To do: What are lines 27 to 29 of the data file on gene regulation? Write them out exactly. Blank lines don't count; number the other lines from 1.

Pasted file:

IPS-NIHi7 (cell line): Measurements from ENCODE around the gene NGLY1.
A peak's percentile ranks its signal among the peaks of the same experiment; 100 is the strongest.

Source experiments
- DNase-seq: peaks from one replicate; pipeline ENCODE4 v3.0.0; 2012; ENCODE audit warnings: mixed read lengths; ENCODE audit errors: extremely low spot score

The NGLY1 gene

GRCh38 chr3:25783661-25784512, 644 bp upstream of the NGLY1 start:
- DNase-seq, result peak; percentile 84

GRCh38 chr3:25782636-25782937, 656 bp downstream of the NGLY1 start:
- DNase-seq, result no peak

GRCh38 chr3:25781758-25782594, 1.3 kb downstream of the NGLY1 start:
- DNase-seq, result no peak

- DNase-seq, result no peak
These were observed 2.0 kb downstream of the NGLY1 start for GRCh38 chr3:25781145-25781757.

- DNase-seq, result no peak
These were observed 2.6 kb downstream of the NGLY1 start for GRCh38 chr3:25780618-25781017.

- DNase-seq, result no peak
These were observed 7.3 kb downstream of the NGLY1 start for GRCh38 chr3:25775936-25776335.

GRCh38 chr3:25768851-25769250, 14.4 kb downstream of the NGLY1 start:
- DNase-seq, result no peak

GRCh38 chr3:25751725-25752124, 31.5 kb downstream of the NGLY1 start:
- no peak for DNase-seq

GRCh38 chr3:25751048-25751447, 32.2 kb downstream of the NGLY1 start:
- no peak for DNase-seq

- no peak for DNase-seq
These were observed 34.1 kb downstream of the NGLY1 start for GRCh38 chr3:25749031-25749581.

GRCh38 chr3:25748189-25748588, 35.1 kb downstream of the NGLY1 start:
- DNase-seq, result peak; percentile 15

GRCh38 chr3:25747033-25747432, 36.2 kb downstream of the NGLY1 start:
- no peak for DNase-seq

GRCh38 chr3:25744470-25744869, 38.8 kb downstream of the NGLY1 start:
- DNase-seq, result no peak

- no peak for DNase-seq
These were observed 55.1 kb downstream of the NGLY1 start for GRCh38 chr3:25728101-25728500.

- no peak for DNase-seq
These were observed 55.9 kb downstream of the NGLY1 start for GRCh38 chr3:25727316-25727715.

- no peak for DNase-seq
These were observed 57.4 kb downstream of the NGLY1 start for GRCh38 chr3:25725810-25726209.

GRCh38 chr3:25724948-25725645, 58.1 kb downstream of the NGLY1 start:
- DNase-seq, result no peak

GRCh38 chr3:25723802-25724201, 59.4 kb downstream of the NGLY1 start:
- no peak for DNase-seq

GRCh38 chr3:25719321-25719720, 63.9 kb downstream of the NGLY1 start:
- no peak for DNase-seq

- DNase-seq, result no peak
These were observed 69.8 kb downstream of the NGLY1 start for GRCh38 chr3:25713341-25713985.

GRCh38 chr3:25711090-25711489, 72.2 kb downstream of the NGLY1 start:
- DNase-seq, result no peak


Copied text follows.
- DNase-seq, result peak; percentile 15

GRCh38 chr3:25747033-25747432, 36.2 kb downstream of the NGLY1 start:
- no peak for DNase-seq